AH: … was mapped out.
NM: … was totally mapped out with this corporation and with doing the odd bit of pro bono work. And now you’re much more having to fight for yourself and do the cases that the privileged don’t have to handle.
AH: Exactly, exactly. And she becomes really grateful for that because even toward the end of that series when Eric wants to get back together, she says, “I would never have met these people. I would never have been on the journey that I’m on now, if you hadn’t done that.” So there isn’t really any going back.
Tara’s love life in Season 2
When last we saw Tara, she was having some wine and tease with cafe owner Pete on his boat. They were about to dig into the fish he’d prepared for dinner when Tara got a call that Ray had been arrested. So she takes off, leaving Pete on his on.
What happens to Pete and why is Tara kissing Moe Dunford—who plays Sam Dunbar (recognize his last name?)—in the Season 2 trailer?
NM: This is great—good question. And over to you [Amy].
AH: Because I … Good question, oh my God poor Pete.
She doesn’t even eat his fish!
AH: I know, I know! What does that even mean, it sounds so weird?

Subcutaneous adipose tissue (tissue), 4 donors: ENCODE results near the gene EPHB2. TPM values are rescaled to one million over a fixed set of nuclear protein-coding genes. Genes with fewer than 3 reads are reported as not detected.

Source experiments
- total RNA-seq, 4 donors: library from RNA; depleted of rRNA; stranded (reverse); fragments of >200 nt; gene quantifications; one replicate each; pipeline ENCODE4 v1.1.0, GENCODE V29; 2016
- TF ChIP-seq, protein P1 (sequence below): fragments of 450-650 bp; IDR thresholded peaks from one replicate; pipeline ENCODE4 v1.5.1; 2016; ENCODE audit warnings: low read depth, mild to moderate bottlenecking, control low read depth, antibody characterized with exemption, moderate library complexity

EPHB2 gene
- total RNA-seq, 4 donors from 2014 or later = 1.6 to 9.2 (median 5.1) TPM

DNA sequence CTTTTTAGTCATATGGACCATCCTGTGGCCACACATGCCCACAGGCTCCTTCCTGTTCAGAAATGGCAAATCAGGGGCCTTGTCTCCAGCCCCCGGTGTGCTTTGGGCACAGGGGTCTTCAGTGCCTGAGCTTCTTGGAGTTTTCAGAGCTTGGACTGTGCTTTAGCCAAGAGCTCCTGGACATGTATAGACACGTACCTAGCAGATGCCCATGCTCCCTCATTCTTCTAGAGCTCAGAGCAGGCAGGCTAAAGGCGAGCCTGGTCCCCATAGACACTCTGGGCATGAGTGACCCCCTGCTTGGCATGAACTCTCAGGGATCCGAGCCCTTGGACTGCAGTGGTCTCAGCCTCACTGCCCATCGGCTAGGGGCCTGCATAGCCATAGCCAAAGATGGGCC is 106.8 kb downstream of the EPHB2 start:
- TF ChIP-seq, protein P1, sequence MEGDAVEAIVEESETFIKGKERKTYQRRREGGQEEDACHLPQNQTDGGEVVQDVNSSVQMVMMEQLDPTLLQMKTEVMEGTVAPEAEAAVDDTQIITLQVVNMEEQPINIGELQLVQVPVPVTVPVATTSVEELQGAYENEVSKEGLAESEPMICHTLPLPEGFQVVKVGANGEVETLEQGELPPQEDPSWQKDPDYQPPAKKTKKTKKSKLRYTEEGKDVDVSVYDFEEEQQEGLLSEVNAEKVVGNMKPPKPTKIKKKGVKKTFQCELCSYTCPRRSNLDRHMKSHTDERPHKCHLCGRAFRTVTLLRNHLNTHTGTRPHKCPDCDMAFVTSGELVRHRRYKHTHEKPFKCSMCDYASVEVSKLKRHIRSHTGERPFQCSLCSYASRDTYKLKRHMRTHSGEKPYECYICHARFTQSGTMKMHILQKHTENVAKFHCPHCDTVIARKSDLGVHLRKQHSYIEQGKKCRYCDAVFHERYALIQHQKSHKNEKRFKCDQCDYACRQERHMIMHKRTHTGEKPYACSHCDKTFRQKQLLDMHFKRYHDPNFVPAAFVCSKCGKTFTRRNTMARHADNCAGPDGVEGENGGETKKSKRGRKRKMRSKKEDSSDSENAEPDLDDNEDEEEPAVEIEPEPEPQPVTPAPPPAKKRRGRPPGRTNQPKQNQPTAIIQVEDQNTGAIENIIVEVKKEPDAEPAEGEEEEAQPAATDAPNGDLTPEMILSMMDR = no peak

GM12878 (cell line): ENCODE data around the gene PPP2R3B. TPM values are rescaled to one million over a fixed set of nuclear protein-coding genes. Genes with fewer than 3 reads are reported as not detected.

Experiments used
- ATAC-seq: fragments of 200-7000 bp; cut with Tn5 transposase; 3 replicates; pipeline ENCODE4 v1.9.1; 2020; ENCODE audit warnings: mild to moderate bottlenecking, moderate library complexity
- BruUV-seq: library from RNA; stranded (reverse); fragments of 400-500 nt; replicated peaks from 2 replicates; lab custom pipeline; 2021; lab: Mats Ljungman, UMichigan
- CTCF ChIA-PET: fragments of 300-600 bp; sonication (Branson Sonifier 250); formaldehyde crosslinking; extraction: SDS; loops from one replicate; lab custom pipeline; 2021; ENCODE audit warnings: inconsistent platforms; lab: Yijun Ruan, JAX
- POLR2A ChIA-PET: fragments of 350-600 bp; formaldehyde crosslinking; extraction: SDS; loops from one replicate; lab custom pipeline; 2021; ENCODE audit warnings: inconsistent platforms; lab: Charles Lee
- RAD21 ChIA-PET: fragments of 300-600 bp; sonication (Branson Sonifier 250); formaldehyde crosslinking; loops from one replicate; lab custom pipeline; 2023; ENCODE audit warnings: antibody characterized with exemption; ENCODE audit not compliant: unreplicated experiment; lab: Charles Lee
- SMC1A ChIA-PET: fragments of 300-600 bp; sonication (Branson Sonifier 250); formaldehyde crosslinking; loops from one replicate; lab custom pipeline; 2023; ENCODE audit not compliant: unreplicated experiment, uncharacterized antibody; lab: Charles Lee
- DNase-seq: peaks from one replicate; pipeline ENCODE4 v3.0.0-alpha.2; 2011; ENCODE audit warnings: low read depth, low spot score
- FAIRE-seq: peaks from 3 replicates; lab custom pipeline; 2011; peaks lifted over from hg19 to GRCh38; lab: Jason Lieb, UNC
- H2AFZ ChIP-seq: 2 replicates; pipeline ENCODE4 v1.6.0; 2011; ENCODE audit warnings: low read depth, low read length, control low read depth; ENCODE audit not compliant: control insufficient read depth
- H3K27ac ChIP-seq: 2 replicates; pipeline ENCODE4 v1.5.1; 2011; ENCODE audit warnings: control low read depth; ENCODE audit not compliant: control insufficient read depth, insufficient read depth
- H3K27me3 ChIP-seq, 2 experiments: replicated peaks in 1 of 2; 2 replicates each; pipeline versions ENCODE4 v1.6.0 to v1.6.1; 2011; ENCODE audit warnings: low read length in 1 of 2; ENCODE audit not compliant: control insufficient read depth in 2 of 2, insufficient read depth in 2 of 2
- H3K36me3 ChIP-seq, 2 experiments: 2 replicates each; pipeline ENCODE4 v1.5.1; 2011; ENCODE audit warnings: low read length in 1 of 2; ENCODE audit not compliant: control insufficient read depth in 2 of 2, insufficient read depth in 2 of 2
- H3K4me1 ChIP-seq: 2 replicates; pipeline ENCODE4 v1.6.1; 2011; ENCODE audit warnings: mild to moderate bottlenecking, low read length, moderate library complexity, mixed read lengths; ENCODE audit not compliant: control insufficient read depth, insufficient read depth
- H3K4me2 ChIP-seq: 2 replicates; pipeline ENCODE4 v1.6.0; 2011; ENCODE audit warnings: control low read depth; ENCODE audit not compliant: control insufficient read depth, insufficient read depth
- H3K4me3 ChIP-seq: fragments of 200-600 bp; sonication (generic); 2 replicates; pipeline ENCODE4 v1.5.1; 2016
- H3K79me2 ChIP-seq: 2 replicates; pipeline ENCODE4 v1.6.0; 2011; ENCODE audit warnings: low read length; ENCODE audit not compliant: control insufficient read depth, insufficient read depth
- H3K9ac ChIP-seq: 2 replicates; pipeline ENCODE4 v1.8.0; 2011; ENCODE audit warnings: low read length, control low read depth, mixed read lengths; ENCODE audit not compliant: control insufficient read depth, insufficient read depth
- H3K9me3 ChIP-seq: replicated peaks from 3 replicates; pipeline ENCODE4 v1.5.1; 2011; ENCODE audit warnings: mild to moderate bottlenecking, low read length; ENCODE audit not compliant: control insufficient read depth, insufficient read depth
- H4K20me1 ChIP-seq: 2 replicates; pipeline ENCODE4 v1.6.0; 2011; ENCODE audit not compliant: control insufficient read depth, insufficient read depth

So look, life is tricky and it’s complicated, that’s all I’m going to say. And then people come to town and he’s really interesting—Moe’s character. Yeah, so things get kind of—actually, they don’t. They become less complicated, but it becomes good fun for Tara. [Laughter]
Is Pete still around?
AH: Maybe. Do you want her to end up with Pete?
I kind of do, yeah. Although I have yet to see Moe’s character.
NM: Mo is such a brilliant bloke, I’d never met him before. But we have friends in common. I was texting him because I was watching Vikings while sitting in Sri Lanka. I was texting Moe going, “You evil bastard!”
AH: Is he evil in it?
NM: Oh, he’s fucking horrible.
AH: Really? He’s the sweetest person in the world.
NM: Yeah, he is so the nicest man.